From the urban exodus to Americans’ increased ability to work from home, a number of factors continue to influence which properties and markets are most successful, Zelman & Associates CEO Ivy Zelman said during Inman Connect.
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From the urban exodus to the impact on home choices driven by Americans’ increased ability to work from home, a number of factors continue to influence which properties and markets are most successful, Zelman & Associates CEO Ivy Zelman said during the “Digitization and the Shifting Consumer Experience” session at the virtual Inman Connect January conference on Wednesday.
One big factor on home choices has been the ability to work remotely. Prior to the pandemic, around 6-7 percent of Americans did so. While it is too early to say just how many will work from home long-term once offices reopen, the increase in this number has been undeniable and led to an interest in homes that are at once bigger and farther away from urban centers.
“We don’t have the ability to know if this number is going to go to 15 percent or go to 30 percent but it is a strong tailwind to continued growth in single-family [homes] and the acceleration of the Great American Shuffle,” Zelman said.
Washington, D.C., Utah, Texas and Nevada are the four places with the biggest growth — a trend, Zelman says, that has been underway long before the pandemic due to the area’s jobs-to-affordability ratios.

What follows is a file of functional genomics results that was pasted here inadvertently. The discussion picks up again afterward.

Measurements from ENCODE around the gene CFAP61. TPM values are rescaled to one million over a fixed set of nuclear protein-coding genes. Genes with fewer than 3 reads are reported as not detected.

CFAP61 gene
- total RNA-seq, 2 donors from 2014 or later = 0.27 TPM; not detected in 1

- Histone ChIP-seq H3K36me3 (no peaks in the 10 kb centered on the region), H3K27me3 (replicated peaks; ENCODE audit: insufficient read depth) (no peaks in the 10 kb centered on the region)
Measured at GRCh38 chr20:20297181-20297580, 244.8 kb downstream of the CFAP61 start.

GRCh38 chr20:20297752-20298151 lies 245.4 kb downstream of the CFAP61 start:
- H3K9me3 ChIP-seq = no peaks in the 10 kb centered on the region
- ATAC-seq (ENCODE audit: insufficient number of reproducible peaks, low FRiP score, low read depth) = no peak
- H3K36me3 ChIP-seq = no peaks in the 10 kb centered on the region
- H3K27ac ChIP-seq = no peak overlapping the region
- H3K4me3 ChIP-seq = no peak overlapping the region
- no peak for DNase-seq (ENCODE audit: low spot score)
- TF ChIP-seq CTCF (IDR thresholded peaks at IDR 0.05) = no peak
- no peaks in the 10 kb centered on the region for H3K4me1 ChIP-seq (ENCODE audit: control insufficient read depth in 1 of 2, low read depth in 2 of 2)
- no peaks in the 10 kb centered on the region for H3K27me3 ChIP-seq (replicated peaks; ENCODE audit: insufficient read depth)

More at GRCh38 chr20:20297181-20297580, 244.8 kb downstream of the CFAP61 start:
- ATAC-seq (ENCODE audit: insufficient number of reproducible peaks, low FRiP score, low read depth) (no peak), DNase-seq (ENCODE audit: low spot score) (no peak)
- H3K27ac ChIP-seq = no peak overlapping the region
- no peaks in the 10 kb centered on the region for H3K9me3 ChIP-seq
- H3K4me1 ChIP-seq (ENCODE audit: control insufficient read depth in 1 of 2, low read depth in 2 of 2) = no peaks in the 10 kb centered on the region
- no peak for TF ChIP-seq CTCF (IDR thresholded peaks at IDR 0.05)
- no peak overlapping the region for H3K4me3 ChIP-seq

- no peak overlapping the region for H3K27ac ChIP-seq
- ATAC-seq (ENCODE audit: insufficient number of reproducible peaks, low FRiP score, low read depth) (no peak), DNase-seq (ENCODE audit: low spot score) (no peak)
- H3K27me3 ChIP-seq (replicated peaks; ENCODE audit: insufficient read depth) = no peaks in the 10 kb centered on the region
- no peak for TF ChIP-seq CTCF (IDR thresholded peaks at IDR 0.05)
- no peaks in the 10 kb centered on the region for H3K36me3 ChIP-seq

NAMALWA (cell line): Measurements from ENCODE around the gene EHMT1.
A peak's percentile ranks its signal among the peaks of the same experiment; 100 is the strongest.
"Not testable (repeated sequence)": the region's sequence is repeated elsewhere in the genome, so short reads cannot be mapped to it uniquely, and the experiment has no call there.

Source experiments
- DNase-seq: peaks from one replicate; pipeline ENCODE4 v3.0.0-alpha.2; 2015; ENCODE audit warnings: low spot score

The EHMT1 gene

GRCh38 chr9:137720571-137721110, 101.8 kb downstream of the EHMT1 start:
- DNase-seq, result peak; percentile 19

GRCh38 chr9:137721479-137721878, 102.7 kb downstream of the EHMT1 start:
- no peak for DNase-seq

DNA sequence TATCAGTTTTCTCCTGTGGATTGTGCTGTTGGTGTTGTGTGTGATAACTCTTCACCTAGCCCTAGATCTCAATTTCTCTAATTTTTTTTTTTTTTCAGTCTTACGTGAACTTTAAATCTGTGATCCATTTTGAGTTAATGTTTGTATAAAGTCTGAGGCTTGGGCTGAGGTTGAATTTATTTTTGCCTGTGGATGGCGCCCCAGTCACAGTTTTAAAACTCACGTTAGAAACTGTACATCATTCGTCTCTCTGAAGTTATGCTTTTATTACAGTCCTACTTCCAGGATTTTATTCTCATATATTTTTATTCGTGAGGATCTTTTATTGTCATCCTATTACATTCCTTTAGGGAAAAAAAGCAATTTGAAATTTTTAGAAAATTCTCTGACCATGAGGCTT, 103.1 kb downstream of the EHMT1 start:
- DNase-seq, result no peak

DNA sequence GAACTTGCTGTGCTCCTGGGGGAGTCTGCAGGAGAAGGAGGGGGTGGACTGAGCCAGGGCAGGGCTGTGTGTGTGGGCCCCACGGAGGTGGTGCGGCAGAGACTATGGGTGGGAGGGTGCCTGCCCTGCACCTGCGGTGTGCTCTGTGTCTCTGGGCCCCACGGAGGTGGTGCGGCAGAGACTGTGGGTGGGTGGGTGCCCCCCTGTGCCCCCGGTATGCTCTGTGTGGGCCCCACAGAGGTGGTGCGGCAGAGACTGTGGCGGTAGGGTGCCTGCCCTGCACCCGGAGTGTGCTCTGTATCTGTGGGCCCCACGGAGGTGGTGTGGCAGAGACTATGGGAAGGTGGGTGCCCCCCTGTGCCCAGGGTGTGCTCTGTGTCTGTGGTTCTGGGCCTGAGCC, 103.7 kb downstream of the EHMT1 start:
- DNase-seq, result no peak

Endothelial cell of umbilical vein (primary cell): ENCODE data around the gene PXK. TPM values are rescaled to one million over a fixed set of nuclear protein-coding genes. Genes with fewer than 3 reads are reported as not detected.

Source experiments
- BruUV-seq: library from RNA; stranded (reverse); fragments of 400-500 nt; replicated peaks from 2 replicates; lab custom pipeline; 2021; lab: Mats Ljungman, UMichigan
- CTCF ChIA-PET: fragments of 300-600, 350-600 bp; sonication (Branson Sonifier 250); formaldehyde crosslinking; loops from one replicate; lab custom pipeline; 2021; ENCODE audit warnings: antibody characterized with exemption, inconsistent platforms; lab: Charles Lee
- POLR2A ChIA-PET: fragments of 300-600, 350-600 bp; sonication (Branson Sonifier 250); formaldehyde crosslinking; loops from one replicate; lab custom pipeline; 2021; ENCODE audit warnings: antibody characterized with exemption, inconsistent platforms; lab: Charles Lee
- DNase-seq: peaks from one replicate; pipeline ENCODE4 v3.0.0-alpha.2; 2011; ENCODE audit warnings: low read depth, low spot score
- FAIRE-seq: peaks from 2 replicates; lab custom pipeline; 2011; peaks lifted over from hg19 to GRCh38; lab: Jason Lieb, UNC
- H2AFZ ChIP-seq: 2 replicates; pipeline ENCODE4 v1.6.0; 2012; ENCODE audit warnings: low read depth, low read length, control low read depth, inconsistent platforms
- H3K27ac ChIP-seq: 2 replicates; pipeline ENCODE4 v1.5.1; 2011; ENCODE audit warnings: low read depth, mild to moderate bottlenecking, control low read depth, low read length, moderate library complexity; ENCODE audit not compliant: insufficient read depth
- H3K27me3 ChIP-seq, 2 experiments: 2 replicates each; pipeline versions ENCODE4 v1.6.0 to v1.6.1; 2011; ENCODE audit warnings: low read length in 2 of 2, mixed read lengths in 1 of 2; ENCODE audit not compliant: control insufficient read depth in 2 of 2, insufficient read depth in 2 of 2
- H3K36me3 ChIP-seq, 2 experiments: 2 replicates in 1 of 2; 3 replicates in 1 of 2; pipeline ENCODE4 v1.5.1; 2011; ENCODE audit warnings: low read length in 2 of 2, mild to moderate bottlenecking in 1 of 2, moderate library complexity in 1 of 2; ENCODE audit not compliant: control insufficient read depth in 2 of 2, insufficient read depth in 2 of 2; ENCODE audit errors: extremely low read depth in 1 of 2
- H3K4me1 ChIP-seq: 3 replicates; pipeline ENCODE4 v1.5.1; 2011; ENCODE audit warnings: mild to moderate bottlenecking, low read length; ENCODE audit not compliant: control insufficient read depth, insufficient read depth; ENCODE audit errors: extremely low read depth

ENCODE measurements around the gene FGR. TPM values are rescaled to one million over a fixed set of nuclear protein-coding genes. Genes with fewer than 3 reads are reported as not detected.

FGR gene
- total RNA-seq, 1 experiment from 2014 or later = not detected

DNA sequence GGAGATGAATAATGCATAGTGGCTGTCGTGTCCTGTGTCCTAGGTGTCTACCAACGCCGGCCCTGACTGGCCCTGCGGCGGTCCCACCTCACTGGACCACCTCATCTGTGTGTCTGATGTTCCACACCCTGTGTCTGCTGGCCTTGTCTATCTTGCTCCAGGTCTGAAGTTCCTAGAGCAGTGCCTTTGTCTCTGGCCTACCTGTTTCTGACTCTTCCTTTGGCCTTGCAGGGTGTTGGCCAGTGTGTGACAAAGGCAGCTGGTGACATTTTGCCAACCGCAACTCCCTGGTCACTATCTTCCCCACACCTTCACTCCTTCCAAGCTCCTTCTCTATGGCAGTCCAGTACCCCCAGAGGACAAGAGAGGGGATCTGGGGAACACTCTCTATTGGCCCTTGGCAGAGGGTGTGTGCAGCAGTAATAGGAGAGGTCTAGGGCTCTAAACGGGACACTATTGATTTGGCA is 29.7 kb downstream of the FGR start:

“From 2010 to 2020, the top ten states have grown substantially faster than the United States as a whole and, frankly, builders have been a big beneficiary of this because there is actually space and ability to develop land in these markets.”
By contrast, states like West Virginia, Illinois, Rhode Island and Connecticut have seen some of the lowest growth in the country — some due to poor economies but most due to a small size that does not allow for much growth by definition.
One of the biggest challenges holding an otherwise-strong market back is inventory as not enough homes hit the market to meet the number of people looking to buy them. Velocity, meanwhile, is at an all-time high. Listings sell within days and, in 2020, 33 percent of all resale inventory sold on average each month.
“Prior to COVID, [inventory was] at all-time record lows, which really helped support really strong, robust home price appreciation but, in fact, COVID resulted in inventories declining another 25 to 30 percent,” Zelman said.
Zelman & Associates anticipates home prices rising 6 percent or more in 2021. After a slight dip in the winter, the number of new pending contracts should pick up by the spring.
The luxury and vacation home segment of the market has been particularly strong throughout the pandemic. Between July and October, the number of mortgages signed for second homes jumped by 65 percent while large numbers of affluent people bought them in cash outright.
On the flip side of low inventory, historically low mortgage rates lead many buyers to jump at the chance of ownership while they can. But as homeowners with existing mortgages look to refinance, it prevents turnover and stalls the market — according to the firm’s estimates, 49 percent of mortgages are below 4 percent.
“We don’t know, with inflation and stimulus, if rates are going to move higher, but the 10-year yield has already moved up,” Zelman said.